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Who Was The Curse Of Oak Island's Samuel Ball?

"The Curse of Oak Island" has introduced us to countless historical figures as the Lagina brothers have searched for the island's infamous treasure. Many –- like Captain Kidd, Marie Antoinette, and Sir Francis Drake –- are well-known to history. Other personalities encountered have been, unfortunately, unfairly, almost forgotten.

So it is with Samuel Ball. The name comes up most notably in Season 4, Episode 8 of "The Curse of Oak Island" (via IMDb), but his story seems to cast a large shadow over the series. It is speculated that he found the notoriously cursed treasure of Oak Island.

Of course, the mystery of Oak Island has spun out a great many theories. This seemingly constantly expanding list has by now grown to include not just the above names, but the Knights Templar, the Freemasons, and the Rosicrucians. And it's extremely unlikely that all of them are true. Nonetheless, in some ways, Samuel Ball's relative unknown status among these makes his own story even more fascinating.

Samuel Ball was an escaped slave

There are certain details that are known for sure. Born in 1764 or 1765 in South Carolina, Samuel Ball spent the first 11 years of his life in captivity and forced labor on a rice plantation. Given that Ball was born at a time when the slave trade was still very much legal and active in the 13 colonies, and wouldn't be legally or practically abolished in America for close to another century, this is not particularly surprising.

It's also not particularly surprising –- though certainly impressive –- that Ball escaped captivity at the age of 11. As the rebellions that would become the American Revolution began to stir, British military commanders offered enslaved people their freedom in return for fighting on the side of the crown. Ball was one of them.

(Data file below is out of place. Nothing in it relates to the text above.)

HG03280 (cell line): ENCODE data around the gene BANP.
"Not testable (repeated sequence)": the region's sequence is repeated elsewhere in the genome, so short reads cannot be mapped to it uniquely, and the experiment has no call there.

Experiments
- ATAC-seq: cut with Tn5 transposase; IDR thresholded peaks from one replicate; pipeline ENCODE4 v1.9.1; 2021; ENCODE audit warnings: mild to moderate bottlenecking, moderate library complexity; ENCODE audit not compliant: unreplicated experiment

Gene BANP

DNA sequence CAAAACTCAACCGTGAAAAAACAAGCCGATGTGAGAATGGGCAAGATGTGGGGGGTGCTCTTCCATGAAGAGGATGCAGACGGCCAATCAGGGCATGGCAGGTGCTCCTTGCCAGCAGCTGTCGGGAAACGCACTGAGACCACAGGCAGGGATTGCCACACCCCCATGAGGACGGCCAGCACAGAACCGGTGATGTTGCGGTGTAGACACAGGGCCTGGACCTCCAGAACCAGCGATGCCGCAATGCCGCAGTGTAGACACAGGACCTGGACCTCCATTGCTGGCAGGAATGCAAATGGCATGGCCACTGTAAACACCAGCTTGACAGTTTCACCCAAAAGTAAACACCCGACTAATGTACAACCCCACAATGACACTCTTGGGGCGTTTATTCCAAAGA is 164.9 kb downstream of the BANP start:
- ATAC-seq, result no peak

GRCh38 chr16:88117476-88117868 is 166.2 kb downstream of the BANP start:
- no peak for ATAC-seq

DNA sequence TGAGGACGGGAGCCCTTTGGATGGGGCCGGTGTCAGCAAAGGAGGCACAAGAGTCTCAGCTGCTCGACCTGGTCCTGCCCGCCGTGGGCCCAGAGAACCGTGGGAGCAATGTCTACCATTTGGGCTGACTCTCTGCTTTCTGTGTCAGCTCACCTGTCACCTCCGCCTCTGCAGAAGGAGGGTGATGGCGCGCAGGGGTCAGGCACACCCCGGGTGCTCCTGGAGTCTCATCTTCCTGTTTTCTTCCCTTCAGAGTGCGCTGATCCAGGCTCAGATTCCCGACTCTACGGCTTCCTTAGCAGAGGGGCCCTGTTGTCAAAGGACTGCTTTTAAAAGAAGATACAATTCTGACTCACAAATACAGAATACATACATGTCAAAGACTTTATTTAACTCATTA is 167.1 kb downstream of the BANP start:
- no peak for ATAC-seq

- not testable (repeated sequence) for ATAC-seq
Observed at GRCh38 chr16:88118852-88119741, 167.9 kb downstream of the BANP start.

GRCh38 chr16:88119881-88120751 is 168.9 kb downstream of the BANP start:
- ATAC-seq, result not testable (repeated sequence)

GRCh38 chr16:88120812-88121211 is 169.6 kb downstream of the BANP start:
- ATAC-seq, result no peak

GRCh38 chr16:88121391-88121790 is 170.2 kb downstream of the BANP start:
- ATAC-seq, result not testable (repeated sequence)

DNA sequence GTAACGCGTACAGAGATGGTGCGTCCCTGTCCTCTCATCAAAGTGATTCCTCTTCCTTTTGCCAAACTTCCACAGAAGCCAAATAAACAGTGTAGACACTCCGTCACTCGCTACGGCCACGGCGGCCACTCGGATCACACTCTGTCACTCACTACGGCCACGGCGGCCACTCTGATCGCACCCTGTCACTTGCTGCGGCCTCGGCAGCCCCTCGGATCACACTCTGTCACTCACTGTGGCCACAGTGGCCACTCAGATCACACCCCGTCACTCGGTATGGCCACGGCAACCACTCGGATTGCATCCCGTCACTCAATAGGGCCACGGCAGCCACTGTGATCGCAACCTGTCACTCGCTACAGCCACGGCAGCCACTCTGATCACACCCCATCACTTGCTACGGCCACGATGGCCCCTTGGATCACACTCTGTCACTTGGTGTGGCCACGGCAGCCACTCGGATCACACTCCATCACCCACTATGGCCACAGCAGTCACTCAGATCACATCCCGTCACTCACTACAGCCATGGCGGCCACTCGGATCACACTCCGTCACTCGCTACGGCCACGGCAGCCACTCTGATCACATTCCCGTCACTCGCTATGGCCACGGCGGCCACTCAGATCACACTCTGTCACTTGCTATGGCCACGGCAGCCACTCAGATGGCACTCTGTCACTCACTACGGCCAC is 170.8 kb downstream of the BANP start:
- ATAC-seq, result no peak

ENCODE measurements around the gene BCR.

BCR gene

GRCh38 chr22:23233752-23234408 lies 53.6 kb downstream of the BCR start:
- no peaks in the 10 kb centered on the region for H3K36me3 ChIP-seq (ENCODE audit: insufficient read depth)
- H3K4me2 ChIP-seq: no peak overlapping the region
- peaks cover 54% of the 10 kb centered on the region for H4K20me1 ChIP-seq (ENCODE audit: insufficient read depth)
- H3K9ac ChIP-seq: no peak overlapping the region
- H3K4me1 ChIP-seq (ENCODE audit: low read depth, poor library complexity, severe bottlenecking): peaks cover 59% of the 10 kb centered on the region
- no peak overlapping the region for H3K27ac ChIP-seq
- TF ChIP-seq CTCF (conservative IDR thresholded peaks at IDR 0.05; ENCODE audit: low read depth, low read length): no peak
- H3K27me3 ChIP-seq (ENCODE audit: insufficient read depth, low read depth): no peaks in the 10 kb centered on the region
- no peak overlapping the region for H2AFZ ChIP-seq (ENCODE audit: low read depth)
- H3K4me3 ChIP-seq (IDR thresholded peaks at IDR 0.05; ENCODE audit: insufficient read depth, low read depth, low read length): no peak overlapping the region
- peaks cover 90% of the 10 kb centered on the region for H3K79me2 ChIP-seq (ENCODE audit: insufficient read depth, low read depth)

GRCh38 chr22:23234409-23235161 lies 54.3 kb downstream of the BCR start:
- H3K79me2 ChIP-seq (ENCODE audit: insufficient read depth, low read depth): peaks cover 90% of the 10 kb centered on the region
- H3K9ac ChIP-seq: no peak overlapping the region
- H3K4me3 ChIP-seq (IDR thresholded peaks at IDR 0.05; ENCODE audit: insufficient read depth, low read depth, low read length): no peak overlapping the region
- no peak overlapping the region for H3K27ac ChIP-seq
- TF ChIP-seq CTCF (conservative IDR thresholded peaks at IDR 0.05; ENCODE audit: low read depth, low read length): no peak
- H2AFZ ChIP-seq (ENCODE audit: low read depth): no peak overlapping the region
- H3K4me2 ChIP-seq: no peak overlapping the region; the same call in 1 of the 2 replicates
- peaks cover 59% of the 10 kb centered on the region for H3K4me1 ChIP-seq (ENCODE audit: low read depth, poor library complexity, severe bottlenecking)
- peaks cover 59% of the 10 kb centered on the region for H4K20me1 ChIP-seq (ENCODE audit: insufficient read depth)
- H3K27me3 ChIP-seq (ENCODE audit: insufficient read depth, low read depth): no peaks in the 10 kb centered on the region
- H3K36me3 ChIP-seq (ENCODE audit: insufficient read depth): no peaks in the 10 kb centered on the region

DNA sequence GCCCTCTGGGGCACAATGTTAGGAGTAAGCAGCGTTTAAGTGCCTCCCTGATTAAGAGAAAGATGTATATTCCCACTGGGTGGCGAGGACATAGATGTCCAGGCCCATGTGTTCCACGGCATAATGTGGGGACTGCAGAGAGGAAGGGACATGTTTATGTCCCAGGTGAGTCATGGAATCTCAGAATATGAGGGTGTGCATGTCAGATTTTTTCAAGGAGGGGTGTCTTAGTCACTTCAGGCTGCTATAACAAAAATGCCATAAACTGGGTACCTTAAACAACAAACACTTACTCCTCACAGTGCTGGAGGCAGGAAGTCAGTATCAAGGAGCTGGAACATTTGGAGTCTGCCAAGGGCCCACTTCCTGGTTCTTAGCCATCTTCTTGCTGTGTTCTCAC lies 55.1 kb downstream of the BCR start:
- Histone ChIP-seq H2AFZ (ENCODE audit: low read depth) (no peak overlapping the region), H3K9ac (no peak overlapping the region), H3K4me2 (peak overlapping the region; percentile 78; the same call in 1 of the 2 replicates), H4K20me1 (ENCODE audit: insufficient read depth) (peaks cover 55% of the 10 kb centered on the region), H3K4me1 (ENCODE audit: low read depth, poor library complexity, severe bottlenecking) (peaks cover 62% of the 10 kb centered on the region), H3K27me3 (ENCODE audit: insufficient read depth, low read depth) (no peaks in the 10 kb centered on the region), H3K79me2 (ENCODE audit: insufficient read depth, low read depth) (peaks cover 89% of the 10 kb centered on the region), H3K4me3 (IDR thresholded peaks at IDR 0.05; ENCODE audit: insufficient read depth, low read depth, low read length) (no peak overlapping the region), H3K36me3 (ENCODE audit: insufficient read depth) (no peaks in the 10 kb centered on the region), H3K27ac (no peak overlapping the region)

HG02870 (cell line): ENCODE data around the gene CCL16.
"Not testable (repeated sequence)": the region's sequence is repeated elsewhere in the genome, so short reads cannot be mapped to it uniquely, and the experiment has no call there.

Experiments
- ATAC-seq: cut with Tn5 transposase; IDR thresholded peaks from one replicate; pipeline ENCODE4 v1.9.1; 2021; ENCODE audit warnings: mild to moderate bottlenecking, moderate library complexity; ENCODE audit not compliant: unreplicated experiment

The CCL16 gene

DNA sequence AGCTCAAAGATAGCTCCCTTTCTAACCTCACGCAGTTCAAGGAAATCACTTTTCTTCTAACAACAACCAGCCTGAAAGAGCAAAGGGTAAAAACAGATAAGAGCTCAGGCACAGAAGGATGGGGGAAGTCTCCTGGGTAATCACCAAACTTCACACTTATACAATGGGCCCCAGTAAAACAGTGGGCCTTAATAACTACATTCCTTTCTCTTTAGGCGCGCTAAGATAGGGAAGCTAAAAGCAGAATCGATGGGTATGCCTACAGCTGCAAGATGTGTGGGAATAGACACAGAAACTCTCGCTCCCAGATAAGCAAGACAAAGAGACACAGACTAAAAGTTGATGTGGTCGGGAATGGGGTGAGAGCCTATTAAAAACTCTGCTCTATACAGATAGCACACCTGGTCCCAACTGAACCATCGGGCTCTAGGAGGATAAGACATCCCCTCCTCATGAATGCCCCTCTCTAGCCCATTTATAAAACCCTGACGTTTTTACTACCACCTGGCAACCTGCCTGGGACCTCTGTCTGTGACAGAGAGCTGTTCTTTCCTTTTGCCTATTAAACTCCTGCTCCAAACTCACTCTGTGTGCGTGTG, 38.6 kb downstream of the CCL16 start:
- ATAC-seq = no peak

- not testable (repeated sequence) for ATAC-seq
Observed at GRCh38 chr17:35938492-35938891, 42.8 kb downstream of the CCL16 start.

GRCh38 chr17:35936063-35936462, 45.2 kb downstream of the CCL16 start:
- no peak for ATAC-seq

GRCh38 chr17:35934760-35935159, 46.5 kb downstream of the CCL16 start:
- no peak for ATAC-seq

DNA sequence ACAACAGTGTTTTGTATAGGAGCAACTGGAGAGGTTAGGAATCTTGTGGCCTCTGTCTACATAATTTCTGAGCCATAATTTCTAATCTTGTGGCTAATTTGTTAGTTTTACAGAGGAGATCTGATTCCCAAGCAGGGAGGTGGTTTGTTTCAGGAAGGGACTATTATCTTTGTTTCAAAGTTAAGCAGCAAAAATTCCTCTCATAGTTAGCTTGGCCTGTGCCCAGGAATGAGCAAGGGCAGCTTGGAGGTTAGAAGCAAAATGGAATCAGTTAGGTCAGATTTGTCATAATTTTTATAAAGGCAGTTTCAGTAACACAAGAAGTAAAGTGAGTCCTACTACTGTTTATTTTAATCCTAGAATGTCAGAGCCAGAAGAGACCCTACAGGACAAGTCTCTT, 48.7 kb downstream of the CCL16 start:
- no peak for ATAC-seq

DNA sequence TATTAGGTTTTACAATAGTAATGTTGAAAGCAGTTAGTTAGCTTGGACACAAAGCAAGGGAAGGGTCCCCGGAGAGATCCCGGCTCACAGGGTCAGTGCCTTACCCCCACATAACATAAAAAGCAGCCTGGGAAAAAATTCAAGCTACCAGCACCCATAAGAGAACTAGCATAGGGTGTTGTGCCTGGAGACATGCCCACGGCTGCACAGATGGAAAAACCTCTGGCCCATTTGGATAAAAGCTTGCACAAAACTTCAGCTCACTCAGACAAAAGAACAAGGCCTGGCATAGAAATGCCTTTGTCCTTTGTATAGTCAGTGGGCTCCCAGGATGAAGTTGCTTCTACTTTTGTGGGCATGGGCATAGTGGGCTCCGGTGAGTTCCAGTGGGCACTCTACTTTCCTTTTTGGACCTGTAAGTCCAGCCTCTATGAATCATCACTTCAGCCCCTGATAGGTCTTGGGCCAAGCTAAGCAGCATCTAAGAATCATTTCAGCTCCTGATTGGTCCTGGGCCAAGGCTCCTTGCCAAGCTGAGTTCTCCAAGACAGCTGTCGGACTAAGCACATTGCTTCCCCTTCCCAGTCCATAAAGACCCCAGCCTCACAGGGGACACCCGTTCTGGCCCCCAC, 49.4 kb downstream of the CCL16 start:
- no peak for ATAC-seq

After the war ended in America's victory, he relocated northwards, settling in Nova Scotia. This was a common destination for the people now known as Black Loyalists, former slaves who fought for the British during the American Revolution. Because what is now Canada was still under control of the British, it was a safe haven for the Black Loyalists, and tens of thousands arrived on ships after the war (via NovaScotia.ca).

He became the largest landowner on Oak Island

According to history writer Michael East, Samuel Ball settled on Oak Island in 1787. Eight years later, the famed Money Pit of Oak Island was discovered, and some unconfirmed accounts have Ball present at the discovery. In any event, he was well acquainted with those who discovered it in 1795, and by around 1810 would own the plot of land that included the Money Pit, along with several other plots. Indeed, he was the largest landowner on the island at that point.

How exactly Ball was able to purchase so much land isn't clear, though as East pointed out, land in the "New World" was still very cheap in this era, and not entirely out of reach for those of humble origins. Still, as Rosemary Godin of Nova Scotian news source Saltwire wrote, Ball was one of the richest people in the province by the time of his death in 1846. The source of his wealth is unknown, and it is unlikely that the life of a cabbage farmer, which is what most records recorded as his employment, was uniquely lucrative.

Furthermore, as East also wrote, there has been speculation that Ball had a connection to the mysterious "90-foot slab" reportedly found in the Money Pit. The rune-like lettering is very close to that used by loyalist prisoners, who used it to communicate encoded messages to each other during the Revolutionary War. This means that it very well could have been written by him, though this is difficult to verify given that the stone has long since disappeared to history.